An Automated Microfluidic and Imaging Platform for Live-Cell Investigations in Microgravity
Understanding the effect of microgravity on human physiology is critical for long-term space flight. Currently, there are limited facilities onboard the ISS National Lab that are capable of real-time live-cell interrogations in a microgravity environment. Unfortunately, most on-orbit investigations are restricted to “end-point” types of research experiments for protein or RNA expression analysis at a single, discrete time-point.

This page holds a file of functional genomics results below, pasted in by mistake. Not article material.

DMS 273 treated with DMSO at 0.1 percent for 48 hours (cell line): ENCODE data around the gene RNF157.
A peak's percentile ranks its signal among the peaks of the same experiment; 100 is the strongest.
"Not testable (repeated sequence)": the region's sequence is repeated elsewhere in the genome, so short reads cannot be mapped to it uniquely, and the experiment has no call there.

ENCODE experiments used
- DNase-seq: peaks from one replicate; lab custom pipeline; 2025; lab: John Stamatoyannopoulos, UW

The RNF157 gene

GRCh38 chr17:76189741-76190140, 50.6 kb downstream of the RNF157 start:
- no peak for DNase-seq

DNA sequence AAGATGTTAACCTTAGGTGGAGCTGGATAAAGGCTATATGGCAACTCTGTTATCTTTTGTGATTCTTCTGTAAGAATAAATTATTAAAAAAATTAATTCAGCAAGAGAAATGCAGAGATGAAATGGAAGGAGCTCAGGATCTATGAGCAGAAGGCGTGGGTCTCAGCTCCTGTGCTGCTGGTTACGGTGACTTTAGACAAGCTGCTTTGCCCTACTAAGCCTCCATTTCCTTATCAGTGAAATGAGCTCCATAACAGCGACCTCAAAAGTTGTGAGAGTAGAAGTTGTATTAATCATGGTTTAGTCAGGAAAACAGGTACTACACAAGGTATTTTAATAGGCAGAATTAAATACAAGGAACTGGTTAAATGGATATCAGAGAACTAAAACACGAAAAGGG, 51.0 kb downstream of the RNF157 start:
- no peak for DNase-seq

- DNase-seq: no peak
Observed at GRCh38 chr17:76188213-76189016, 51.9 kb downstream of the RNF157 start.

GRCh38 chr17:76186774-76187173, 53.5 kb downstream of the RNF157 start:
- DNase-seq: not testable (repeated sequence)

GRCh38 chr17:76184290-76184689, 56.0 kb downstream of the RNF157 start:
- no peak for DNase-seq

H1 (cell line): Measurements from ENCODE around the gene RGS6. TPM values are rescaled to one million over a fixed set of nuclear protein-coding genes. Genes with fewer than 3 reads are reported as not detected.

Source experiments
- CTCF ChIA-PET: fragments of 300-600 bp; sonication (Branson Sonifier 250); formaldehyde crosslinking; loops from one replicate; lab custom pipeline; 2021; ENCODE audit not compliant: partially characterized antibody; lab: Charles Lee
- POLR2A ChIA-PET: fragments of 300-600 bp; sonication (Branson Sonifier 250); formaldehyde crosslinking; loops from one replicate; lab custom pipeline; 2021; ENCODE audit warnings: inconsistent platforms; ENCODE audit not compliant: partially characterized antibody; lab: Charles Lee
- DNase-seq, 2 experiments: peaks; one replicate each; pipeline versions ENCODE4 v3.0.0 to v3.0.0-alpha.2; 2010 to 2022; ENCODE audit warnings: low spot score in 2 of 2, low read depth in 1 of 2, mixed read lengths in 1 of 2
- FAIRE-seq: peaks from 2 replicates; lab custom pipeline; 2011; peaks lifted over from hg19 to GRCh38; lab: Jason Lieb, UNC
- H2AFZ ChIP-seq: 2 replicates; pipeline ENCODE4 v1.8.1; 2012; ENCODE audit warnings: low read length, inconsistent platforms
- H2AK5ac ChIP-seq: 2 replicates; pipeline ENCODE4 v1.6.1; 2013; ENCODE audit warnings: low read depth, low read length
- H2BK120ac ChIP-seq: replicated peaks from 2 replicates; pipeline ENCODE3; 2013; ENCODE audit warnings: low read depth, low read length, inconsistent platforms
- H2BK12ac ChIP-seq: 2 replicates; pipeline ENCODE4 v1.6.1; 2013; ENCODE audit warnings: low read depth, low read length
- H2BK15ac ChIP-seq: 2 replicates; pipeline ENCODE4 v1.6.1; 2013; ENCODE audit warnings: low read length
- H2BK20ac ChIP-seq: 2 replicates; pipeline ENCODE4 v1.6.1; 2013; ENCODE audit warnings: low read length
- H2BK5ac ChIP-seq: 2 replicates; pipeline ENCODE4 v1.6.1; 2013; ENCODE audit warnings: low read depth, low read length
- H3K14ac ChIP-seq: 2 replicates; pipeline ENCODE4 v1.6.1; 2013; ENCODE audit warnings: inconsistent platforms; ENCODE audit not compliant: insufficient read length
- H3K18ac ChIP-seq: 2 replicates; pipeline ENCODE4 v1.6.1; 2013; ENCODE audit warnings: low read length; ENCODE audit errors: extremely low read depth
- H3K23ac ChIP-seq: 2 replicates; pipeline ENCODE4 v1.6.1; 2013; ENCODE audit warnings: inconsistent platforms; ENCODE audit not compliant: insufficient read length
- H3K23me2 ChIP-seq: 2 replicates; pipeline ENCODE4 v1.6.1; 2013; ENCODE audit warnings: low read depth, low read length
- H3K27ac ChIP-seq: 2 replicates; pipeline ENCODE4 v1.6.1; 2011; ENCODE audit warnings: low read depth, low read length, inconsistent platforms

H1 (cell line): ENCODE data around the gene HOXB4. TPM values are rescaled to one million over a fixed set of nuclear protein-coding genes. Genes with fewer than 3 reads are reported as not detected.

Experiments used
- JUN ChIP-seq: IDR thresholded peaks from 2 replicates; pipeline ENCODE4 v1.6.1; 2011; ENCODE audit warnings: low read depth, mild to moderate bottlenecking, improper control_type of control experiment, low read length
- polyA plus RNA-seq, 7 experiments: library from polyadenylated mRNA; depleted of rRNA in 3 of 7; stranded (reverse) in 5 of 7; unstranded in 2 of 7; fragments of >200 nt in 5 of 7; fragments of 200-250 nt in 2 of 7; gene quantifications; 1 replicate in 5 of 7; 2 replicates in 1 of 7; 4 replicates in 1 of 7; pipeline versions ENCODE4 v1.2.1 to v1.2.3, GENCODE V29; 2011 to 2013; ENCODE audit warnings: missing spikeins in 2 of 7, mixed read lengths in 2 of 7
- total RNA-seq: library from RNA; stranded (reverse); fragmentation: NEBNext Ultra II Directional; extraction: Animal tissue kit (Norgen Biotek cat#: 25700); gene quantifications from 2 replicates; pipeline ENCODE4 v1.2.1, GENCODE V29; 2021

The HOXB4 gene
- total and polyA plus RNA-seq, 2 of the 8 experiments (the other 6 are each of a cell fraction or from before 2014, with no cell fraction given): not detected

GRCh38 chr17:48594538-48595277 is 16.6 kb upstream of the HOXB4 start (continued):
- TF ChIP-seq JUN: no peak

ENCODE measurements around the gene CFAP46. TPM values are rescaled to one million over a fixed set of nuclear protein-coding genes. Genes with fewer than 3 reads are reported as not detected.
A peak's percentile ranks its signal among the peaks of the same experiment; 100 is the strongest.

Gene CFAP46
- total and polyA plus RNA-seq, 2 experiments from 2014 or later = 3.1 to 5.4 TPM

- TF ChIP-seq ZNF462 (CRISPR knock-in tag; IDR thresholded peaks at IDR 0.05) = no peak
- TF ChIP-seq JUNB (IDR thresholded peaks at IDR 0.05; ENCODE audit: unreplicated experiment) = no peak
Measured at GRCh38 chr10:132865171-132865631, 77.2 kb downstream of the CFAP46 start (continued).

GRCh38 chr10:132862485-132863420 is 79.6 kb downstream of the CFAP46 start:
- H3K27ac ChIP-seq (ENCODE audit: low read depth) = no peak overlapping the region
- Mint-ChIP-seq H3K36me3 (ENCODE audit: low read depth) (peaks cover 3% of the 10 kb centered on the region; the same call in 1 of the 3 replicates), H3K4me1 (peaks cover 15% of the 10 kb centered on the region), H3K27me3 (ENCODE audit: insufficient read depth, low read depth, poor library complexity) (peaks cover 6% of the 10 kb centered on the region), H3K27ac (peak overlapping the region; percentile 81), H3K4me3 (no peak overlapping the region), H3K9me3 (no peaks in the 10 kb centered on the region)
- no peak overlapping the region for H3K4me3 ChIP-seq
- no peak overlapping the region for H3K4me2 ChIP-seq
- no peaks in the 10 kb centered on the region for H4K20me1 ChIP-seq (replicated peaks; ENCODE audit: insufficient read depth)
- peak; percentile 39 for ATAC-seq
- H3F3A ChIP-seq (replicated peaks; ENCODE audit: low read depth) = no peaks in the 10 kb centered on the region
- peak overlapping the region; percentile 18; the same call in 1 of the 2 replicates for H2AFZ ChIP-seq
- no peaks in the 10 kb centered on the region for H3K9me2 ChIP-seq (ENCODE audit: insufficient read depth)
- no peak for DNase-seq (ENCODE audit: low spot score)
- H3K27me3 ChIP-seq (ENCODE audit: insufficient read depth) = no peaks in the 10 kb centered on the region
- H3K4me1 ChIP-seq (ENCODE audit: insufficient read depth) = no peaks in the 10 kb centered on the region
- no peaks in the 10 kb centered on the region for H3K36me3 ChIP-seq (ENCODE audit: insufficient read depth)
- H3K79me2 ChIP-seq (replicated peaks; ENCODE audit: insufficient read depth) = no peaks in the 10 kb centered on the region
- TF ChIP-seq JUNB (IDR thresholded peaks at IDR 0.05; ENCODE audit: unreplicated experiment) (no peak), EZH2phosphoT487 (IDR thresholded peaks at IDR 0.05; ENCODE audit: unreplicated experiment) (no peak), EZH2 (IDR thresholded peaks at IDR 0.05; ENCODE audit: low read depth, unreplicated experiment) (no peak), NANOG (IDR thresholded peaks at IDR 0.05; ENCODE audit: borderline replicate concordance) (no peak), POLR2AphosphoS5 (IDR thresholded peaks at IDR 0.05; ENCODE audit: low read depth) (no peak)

In order to fully understand the effects of microgravity on cell function, researchers need the ability to monitor subcellular processes in real-time to identify, characterize and quantify the transient, yet significant cellular responses to microgravity. The BioChip SubOrbitalLab (BC-SOL) is being developed to offer government, academic and industry researchers the ability to observe cell function in real-time for the duration of a sub-orbital flight. The BC-SOL has been selected by NASA to perform two flights with Blue Origin’s New Shepard vehicle in early 2018. Flights 1 and 2 will perform state-of-the-art research to quantify the effects of launch, microgravity and return on human neuron and microglia function, respectively, in real-time for the full duration of the sub-orbital flight.